When we last visited Kizuki Ramen at the end of winter, it was their first night of service. Though Kizuki Ramen & Izakaya is a chain spanning from Japan to the Pacific Northwest, they were breaking in a new staff, trying to get the whole menu together, and concerned about opening their first Midwestern location. Even the bathroom doors, I was told, had been put up just hours earlier.
With the Wicker Park ramen competition continuing to be fierce—Urban Belly recently opened across from the Double Door on Damen—we wanted to check back in with Kizuki Ramen to see how they were doing and what was new.
Massive Drink Menu
When we were last here, we were treated to a tasting of different complimentary sakes based on the ramen ordered. Now the Kizuki drink menu is basically an encyclopedia of Japanese liquor. Beyond sake there’s a variety of Japanese beers, whiskey, shochu, and cocktails. And though it is lengthy, the menu descriptions provide plenty of advice in terms of pairings– like the dry, crisp Eiko Fuji sake I tried that was good for cleansing the palette between bites of garlic ramen.
From their drink menu, I particularly loved their variety of Hitachino Nest beers. Marked by their distinct Owl mascot on the label, this line of Japanese beers are generally light enough to have with a meal yet full of distinct flavor. I sampled the Red Rice Ale, which mixes crisp sake notes with sweet strawberry to create a flavor combination that’s very distinct and unlike what you’ll find from most American breweries. If you’re very brave, try their Real Ginger Brew beer that really packs a palette punch.
An Izakaya is kind of the equivalent of a Japanese gastropub where you’re getting higher quality bar food. Believe it or not, not everyone likes ramen, but here you can find a variety of bites made with the same level of care. For this visit, we started with the chicken wings. Compared to American wings, these are crispier and come with a garlic citrus glaze that may surprise you.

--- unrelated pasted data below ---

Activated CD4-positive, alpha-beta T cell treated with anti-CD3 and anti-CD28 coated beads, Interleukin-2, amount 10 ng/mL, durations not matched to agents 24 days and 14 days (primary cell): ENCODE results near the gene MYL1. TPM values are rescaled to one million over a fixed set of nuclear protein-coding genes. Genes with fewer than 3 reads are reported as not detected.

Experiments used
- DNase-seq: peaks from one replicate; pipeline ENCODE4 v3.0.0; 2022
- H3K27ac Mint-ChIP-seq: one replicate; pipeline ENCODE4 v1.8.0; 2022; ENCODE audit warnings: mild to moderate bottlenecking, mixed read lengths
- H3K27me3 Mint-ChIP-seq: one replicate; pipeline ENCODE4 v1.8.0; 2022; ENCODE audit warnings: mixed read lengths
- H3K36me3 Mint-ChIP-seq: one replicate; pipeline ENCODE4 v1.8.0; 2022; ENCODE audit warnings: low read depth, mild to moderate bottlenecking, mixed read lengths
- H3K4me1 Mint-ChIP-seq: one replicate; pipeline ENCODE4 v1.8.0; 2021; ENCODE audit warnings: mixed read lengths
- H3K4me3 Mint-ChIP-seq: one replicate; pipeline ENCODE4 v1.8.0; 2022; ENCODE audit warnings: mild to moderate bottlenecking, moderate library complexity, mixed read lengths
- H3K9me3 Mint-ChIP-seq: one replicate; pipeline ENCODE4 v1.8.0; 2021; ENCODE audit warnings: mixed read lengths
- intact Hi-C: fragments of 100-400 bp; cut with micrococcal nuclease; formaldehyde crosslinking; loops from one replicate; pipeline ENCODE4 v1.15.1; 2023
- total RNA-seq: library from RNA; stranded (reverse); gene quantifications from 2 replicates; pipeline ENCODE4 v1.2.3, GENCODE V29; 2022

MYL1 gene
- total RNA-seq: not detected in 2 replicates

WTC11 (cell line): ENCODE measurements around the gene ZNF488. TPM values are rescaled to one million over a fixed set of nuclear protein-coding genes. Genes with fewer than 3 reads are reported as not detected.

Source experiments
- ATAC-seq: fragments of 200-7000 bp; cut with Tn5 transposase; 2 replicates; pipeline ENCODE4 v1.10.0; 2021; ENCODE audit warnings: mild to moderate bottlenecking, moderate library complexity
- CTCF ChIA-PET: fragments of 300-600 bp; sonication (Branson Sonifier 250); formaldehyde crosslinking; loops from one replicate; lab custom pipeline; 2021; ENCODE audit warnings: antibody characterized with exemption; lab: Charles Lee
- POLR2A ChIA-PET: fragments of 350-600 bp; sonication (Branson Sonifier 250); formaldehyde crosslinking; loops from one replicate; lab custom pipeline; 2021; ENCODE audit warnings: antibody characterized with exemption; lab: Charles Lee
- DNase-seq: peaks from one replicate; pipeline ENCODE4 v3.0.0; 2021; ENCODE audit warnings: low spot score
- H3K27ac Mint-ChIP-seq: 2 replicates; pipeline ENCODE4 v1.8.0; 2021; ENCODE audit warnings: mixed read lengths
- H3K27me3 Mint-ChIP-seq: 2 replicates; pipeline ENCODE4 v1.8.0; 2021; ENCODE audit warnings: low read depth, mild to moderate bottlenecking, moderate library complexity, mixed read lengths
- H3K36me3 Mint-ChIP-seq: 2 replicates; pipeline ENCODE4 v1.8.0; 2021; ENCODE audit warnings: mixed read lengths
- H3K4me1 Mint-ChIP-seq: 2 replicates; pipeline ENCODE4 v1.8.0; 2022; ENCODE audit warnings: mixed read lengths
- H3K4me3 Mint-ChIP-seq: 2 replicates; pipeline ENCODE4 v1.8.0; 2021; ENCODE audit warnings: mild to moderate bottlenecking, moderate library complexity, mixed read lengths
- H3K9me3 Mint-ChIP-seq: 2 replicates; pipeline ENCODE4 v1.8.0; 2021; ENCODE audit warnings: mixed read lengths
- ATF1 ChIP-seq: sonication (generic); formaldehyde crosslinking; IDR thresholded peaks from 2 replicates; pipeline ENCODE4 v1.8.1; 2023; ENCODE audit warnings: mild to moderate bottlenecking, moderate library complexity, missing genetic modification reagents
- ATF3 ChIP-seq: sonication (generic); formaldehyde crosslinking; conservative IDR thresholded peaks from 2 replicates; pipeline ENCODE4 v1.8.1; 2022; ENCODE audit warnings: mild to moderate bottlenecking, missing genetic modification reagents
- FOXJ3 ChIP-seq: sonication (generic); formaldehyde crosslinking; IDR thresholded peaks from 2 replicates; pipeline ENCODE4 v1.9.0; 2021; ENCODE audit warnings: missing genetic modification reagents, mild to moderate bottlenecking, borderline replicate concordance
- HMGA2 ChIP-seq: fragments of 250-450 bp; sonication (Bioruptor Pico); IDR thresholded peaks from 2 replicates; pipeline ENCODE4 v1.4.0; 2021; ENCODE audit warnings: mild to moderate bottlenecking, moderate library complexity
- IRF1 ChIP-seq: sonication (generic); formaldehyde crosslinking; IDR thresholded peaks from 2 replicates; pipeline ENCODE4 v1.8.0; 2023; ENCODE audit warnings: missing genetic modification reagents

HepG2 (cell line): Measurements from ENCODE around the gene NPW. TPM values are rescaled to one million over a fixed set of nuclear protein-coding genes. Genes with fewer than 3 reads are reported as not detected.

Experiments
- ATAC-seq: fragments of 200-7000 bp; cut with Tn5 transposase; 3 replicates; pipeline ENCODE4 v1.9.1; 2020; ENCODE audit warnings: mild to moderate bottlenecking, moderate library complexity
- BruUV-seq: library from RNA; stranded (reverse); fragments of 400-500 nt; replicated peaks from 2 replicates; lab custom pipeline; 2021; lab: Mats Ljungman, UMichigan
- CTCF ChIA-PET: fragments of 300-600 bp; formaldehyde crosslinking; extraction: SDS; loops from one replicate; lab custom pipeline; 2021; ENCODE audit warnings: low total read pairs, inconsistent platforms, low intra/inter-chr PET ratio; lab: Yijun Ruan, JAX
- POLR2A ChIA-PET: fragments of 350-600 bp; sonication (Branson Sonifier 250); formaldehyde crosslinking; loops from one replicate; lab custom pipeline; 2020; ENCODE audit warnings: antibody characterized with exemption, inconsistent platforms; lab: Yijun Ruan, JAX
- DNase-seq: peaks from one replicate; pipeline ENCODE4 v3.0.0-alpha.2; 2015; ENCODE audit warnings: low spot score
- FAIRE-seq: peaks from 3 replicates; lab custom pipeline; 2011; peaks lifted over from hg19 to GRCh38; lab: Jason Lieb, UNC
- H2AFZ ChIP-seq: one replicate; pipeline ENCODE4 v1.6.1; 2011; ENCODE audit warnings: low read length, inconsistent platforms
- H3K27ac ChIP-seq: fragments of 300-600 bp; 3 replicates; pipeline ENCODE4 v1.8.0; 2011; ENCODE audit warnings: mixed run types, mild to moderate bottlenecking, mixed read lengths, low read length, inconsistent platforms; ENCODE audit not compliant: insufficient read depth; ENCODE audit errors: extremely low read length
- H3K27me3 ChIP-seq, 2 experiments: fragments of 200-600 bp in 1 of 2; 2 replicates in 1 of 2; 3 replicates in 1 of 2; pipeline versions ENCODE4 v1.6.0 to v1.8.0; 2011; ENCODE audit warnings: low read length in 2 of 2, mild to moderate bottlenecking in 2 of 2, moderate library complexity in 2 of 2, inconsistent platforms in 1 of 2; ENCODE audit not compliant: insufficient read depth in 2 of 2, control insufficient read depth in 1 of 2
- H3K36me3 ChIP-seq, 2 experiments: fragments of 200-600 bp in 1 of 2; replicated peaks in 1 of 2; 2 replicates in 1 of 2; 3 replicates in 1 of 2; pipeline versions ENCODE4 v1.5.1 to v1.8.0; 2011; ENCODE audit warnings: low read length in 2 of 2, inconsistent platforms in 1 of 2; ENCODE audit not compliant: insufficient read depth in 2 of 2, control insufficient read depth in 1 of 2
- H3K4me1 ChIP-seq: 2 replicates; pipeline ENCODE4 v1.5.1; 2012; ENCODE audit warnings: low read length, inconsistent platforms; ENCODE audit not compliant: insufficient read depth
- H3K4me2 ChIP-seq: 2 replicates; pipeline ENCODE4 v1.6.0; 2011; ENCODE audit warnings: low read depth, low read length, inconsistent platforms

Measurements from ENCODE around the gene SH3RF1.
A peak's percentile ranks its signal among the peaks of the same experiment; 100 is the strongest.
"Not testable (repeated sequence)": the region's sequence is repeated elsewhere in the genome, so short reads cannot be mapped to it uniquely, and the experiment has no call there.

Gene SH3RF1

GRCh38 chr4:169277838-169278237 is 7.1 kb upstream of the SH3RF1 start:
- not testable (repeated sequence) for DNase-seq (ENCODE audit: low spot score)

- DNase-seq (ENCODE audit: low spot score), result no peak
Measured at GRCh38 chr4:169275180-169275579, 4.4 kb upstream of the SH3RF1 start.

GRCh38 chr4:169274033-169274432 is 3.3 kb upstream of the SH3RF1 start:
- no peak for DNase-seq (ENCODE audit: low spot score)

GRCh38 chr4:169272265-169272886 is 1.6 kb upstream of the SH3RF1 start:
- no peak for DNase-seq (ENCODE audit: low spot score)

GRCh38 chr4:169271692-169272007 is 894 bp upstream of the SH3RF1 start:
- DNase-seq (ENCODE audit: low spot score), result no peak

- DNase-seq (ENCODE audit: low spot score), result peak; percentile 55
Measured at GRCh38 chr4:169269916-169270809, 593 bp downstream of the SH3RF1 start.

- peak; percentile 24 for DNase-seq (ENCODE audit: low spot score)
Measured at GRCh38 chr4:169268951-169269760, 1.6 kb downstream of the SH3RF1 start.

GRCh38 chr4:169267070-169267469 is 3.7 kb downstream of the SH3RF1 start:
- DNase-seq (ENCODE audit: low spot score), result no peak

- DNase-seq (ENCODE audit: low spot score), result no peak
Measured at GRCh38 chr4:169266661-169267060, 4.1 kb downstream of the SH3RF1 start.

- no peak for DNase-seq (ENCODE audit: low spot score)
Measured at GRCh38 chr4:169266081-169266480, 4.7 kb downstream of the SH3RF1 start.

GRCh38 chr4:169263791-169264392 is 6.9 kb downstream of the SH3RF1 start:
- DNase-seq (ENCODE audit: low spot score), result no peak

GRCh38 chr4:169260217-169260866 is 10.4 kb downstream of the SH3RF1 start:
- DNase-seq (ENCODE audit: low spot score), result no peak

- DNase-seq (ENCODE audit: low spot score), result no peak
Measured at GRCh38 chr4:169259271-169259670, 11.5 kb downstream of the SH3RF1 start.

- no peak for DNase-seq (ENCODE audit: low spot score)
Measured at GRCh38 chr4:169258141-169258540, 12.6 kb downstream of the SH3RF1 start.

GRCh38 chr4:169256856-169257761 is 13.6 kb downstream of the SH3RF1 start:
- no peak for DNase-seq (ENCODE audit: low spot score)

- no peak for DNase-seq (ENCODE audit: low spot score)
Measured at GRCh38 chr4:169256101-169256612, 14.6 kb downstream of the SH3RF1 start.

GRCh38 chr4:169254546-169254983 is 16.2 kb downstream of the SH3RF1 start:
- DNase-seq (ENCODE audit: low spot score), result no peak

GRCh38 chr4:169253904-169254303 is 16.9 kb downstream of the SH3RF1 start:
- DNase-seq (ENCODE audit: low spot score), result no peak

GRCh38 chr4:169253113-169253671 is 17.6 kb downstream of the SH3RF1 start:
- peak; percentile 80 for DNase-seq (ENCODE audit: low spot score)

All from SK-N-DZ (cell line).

For chicken fans, I’d recommend the chicken karaage (karaage is a Japanese deep-frying technique). Basically, they’re like dark meat nuggets served with a spicy mayo—very tender and they pack a bit of a punch.
Choosing Your Ramen
Kizuki Ramen has a large number of bowls available, but they make it easy to substitute and create what you want. Don’t want a heavy broth? There’s a low sodium option. Want the garlic ramen, but would like a little kick? Make it spicy. They go out of their way so you get exactly what you want and every bowl is packed full of noodles and toppings. Getting to the bottom of the bowl, but there’s a lot of broth left? Finish it off with a fresh order of noodles dropped right in.
On this visit, I tried the Garlic Tonkotsu Shoyu Ramen that I upgraded with pork belly that’s so tender it practically melts in your mouth. The broth has a very hearty, pure garlic flavor that’s not overwhelming or artificial. There’s a substantial amount of noodles in the bowl along with toppings like a rich boiled egg that after soaking in the broth tastes incredible.
Kizuki Ramen & Izakaya
vs. the Competition
Wicker Park, as a microcosm of Chicago, is now packed with ramen restaurants. If you’re looking for a hot bowl, where should you go?
Furious Spoon is very much like a traditional Japanese ramen-ya: it’s small with a very limited menu. When I was in Japan, this was a place where you’d go in, grab a seat by the kitchen, get your bowl in a couple minutes, and be on your way. No bells and whistles, just solid food. It’s a good place to stop if you’re coming home from the office and want a quick bite, but you may find yourself wanting a little more.
Kizuki Ramen is quite different. There’s a lot more variety on the menu from ramen to the Izakaya items like octopus balls and lots more alcohol. It’s a less casual restaurant that’s larger, more open, and a better place to go on a date. The restaurant is also filled with more ornate decorations that are modern while still giving you a classic Japanese vibe.
Urban Belly very quickly took over the space that was occupied for many years by Penny’s Noodle Shop next to the Damen Blue Line stop. It’s a fast casual, Asian fusion restaurant with a few locations in the Chicago. Although Urban Belly deserves a lot of the acclaim it gets, I found their ramen to be underwhelming. The noodle-to-broth ratio was quite low for the size of the bowl, the broth was kind of watery, and the pork belly was mostly chewy fat without a lot of flavor.
While I may have caught them on a bad day and the restaurant had just opened, in comparison, Kizuki Ramen’s noodle bowls are more sophisticated, heartier, and flavorful.
Kizuki Ramen & Izakaya
1482 N Milwaukee Ave, Chicago, IL 60622
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